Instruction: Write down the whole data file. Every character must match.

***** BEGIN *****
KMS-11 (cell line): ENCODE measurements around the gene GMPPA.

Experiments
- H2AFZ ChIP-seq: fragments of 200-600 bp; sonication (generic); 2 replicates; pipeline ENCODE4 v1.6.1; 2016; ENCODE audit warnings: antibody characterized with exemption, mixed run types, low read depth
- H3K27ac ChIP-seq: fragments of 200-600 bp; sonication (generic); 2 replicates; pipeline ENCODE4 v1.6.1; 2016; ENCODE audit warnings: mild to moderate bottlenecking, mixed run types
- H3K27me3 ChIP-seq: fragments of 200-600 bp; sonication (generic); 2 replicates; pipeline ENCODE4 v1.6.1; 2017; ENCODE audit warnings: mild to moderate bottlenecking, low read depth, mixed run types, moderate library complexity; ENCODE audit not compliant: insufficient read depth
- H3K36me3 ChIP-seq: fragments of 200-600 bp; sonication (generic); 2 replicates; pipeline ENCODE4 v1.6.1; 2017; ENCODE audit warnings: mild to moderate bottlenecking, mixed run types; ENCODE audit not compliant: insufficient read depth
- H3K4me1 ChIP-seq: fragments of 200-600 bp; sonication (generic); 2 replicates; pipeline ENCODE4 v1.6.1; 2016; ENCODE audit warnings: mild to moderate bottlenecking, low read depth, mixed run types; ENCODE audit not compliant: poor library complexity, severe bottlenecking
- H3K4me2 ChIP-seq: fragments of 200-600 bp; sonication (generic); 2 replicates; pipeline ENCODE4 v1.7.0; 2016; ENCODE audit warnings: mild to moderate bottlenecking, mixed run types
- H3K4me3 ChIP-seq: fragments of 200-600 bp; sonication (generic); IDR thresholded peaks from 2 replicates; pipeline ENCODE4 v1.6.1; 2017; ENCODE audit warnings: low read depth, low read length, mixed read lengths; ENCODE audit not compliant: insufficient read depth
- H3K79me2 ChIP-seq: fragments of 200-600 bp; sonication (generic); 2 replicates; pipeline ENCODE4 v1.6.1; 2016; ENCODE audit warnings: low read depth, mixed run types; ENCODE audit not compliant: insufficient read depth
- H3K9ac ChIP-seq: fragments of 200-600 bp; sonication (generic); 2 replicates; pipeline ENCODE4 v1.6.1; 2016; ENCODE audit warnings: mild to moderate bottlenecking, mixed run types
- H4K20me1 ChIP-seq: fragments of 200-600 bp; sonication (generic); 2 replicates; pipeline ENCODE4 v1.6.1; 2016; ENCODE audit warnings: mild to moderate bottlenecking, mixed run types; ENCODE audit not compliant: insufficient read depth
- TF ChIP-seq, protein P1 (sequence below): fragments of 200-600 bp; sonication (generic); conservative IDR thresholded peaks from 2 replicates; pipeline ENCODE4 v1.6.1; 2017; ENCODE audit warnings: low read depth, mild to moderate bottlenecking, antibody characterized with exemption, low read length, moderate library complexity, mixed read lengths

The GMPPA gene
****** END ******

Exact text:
KMS-11 (cell line): ENCODE measurements around the gene GMPPA.

Experiments
- H2AFZ ChIP-seq: fragments of 200-600 bp; sonication (generic); 2 replicates; pipeline ENCODE4 v1.6.1; 2016; ENCODE audit warnings: antibody characterized with exemption, mixed run types, low read depth
- H3K27ac ChIP-seq: fragments of 200-600 bp; sonication (generic); 2 replicates; pipeline ENCODE4 v1.6.1; 2016; ENCODE audit warnings: mild to moderate bottlenecking, mixed run types
- H3K27me3 ChIP-seq: fragments of 200-600 bp; sonication (generic); 2 replicates; pipeline ENCODE4 v1.6.1; 2017; ENCODE audit warnings: mild to moderate bottlenecking, low read depth, mixed run types, moderate library complexity; ENCODE audit not compliant: insufficient read depth
- H3K36me3 ChIP-seq: fragments of 200-600 bp; sonication (generic); 2 replicates; pipeline ENCODE4 v1.6.1; 2017; ENCODE audit warnings: mild to moderate bottlenecking, mixed run types; ENCODE audit not compliant: insufficient read depth
- H3K4me1 ChIP-seq: fragments of 200-600 bp; sonication (generic); 2 replicates; pipeline ENCODE4 v1.6.1; 2016; ENCODE audit warnings: mild to moderate bottlenecking, low read depth, mixed run types; ENCODE audit not compliant: poor library complexity, severe bottlenecking
- H3K4me2 ChIP-seq: fragments of 200-600 bp; sonication (generic); 2 replicates; pipeline ENCODE4 v1.7.0; 2016; ENCODE audit warnings: mild to moderate bottlenecking, mixed run types
- H3K4me3 ChIP-seq: fragments of 200-600 bp; sonication (generic); IDR thresholded peaks from 2 replicates; pipeline ENCODE4 v1.6.1; 2017; ENCODE audit warnings: low read depth, low read length, mixed read lengths; ENCODE audit not compliant: insufficient read depth
- H3K79me2 ChIP-seq: fragments of 200-600 bp; sonication (generic); 2 replicates; pipeline ENCODE4 v1.6.1; 2016; ENCODE audit warnings: low read depth, mixed run types; ENCODE audit not compliant: insufficient read depth
- H3K9ac ChIP-seq: fragments of 200-600 bp; sonication (generic); 2 replicates; pipeline ENCODE4 v1.6.1; 2016; ENCODE audit warnings: mild to moderate bottlenecking, mixed run types
- H4K20me1 ChIP-seq: fragments of 200-600 bp; sonication (generic); 2 replicates; pipeline ENCODE4 v1.6.1; 2016; ENCODE audit warnings: mild to moderate bottlenecking, mixed run types; ENCODE audit not compliant: insufficient read depth
- TF ChIP-seq, protein P1 (sequence below): fragments of 200-600 bp; sonication (generic); conservative IDR thresholded peaks from 2 replicates; pipeline ENCODE4 v1.6.1; 2017; ENCODE audit warnings: low read depth, mild to moderate bottlenecking, antibody characterized with exemption, low read length, moderate library complexity, mixed read lengths

The GMPPA gene